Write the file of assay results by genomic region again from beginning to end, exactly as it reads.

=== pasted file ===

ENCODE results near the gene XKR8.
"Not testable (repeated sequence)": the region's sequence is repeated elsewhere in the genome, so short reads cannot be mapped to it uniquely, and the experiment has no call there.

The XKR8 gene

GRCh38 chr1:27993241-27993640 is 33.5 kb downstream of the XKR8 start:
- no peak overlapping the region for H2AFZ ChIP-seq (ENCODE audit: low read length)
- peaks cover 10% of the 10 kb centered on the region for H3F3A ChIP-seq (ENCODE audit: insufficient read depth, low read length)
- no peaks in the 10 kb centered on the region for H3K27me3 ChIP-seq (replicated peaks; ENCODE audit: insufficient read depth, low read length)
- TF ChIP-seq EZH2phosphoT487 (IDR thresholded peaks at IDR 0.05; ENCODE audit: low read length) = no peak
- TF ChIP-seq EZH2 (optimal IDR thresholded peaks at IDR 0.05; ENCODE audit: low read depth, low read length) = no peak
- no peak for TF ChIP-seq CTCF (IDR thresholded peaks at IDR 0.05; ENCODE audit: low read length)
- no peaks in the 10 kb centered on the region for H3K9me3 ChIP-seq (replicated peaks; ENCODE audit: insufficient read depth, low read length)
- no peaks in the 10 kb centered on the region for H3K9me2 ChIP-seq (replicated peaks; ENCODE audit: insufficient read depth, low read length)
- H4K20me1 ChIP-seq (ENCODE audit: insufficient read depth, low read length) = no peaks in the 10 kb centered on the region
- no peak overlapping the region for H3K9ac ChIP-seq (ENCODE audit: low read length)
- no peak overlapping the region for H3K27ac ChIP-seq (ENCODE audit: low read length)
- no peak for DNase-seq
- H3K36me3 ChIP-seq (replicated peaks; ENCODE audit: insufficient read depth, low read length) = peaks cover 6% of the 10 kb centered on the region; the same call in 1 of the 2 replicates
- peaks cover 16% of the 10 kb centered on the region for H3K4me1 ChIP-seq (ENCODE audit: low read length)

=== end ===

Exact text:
ENCODE results near the gene XKR8.
"Not testable (repeated sequence)": the region's sequence is repeated elsewhere in the genome, so short reads cannot be mapped to it uniquely, and the experiment has no call there.

The XKR8 gene

GRCh38 chr1:27993241-27993640 is 33.5 kb downstream of the XKR8 start:
- no peak overlapping the region for H2AFZ ChIP-seq (ENCODE audit: low read length)
- peaks cover 10% of the 10 kb centered on the region for H3F3A ChIP-seq (ENCODE audit: insufficient read depth, low read length)
- no peaks in the 10 kb centered on the region for H3K27me3 ChIP-seq (replicated peaks; ENCODE audit: insufficient read depth, low read length)
- TF ChIP-seq EZH2phosphoT487 (IDR thresholded peaks at IDR 0.05; ENCODE audit: low read length) = no peak
- TF ChIP-seq EZH2 (optimal IDR thresholded peaks at IDR 0.05; ENCODE audit: low read depth, low read length) = no peak
- no peak for TF ChIP-seq CTCF (IDR thresholded peaks at IDR 0.05; ENCODE audit: low read length)
- no peaks in the 10 kb centered on the region for H3K9me3 ChIP-seq (replicated peaks; ENCODE audit: insufficient read depth, low read length)
- no peaks in the 10 kb centered on the region for H3K9me2 ChIP-seq (replicated peaks; ENCODE audit: insufficient read depth, low read length)
- H4K20me1 ChIP-seq (ENCODE audit: insufficient read depth, low read length) = no peaks in the 10 kb centered on the region
- no peak overlapping the region for H3K9ac ChIP-seq (ENCODE audit: low read length)
- no peak overlapping the region for H3K27ac ChIP-seq (ENCODE audit: low read length)
- no peak for DNase-seq
- H3K36me3 ChIP-seq (replicated peaks; ENCODE audit: insufficient read depth, low read length) = peaks cover 6% of the 10 kb centered on the region; the same call in 1 of the 2 replicates
- peaks cover 16% of the 10 kb centered on the region for H3K4me1 ChIP-seq (ENCODE audit: low read length)